- Air out the unit with some fresh air before your showing.
- If necessary, repaint the walls of the property.
COVID Alert! Virtual Tours
Note that in many regions, viewings are now done online due to COVID. Many landlords are doing Virtual Tours via video calls so that they can walk through and show the unit while chatting with the prospective tenant and answering their questions in real time.
Step 4: Follow the Fair Housing Act
The law states that you can not discriminate against a wide array of people and behaviors. This means that questions regarding certain subjects must not be asked, including:
- Race and Colour
- Marital status
As a landlord you are responsible to follow this act and can face serious penalties if you do not.
Also keep in mind that by discriminating against certain people, you may be missing out on a great tenant.
Step 5: Rental Application Form and References
Knowing exactly what to include in a rental application form can be difficult. Without the right information on the form, the application can make your decision challenging.
For this reason we included a list of the most important things to ask for.
- Applicant information:
- Personal Information (Name, Address, Date of Birth, Contact Info)
- Credit Score
- ID/Driver’s License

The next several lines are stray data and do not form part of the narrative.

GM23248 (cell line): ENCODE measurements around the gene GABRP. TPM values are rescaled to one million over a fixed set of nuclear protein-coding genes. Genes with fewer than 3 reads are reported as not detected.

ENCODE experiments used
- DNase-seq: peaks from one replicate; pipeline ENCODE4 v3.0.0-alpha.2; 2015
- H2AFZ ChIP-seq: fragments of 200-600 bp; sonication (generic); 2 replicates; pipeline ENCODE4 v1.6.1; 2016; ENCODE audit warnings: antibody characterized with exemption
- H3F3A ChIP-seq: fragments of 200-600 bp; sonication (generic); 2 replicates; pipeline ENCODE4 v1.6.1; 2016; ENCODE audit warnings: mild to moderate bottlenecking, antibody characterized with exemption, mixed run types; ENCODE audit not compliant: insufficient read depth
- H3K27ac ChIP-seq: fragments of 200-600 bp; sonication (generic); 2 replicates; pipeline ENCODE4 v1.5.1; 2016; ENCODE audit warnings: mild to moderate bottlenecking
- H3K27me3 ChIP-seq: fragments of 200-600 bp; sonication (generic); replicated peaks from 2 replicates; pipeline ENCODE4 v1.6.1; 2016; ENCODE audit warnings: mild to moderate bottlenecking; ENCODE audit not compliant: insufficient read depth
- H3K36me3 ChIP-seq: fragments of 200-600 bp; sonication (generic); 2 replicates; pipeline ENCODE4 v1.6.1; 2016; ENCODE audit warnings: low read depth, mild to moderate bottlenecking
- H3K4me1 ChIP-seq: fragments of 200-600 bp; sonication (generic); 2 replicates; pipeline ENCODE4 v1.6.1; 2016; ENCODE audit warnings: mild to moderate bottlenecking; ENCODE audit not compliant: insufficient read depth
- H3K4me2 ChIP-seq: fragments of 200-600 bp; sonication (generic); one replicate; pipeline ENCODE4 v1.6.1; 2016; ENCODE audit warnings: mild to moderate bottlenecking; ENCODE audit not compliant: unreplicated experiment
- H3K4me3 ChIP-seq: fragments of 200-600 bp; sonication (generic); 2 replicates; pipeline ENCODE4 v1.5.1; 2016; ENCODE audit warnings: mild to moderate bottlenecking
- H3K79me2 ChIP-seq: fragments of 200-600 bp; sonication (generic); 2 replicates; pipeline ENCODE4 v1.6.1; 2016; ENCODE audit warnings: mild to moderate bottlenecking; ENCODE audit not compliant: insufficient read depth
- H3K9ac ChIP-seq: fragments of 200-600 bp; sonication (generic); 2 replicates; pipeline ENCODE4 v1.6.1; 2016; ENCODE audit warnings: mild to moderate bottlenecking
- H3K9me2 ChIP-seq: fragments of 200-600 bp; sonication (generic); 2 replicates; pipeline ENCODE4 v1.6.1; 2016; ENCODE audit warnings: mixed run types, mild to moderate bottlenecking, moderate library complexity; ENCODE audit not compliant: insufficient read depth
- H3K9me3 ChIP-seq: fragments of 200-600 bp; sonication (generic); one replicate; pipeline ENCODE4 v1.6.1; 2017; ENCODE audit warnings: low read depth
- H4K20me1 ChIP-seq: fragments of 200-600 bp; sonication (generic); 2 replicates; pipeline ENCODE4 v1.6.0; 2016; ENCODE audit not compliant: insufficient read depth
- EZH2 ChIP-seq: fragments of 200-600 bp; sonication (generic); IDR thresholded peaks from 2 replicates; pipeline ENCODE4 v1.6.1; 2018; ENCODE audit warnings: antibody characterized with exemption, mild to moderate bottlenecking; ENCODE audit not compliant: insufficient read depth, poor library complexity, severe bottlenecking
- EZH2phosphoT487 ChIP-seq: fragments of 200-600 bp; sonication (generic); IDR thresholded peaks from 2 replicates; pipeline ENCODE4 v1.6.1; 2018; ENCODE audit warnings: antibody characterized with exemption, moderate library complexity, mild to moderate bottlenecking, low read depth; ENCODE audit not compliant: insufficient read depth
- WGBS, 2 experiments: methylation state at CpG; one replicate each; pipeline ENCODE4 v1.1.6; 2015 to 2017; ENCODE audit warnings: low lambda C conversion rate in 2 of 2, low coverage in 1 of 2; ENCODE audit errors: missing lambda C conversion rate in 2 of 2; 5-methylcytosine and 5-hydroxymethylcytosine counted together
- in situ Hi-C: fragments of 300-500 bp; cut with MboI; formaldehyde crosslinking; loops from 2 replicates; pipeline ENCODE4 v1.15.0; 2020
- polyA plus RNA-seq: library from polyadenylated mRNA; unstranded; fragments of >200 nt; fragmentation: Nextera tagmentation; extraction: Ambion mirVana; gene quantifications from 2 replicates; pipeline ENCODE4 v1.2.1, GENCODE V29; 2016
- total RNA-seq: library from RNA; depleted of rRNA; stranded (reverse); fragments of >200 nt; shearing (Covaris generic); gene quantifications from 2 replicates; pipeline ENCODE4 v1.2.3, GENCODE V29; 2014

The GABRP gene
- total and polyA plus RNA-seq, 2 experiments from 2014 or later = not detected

- Consent for Credit Check: Running a tenant credit & background check has become standard practice when renting, and most tenants will expect it. So, make sure to have a consent clause in your rental application form.
- Proof of Income: In the form of recent pay stubs, employment letters or bank statements. This is critical to ensure employment and sufficient income to pay the rent.
- Employment References: Asking for the applicant’s employment history and a reference from their manager will give you an idea of whether or not they are stable.
- Previous Rental History: More often than not applicants will have previous history that you can learn from. By asking for this information and contacting the previous landlord you can ask about rent payments as well as the condition of their home.
By having this information about the applicants, you will generally have a great understanding of their tendencies and whether you would like them to live in your property.
More importantly, rental applications will make it clear what type of applicants you should generally decline.
You may still receive applicants that do not meet all of your qualifications, but they can explain why they still proceeded with the application if this was the case.
Step 6: Do Not Settle!
Finding a worthy tenant is not an easy task, and if you do not feel confident about your applicants, there is no need to move forward with them.
Finding good tenants is a marathon not a race. Invest the time and effort to find good tenants because it will save you a lot of stress and headaches that can result from dealing with a problematic tenant. Sometimes it may be worth losing a month of rent due to a vacancy to take the time to find the right tenant.
Evicting a delinquent tenant can cost a landlord thousands of dollars in lost rent, damages and legal fees – as well as significant time and stress. If you want to avoid these headaches and have complete peace of mind, consider enrolling in a Rent Guarantee Program.
Goodluck, and happy renting!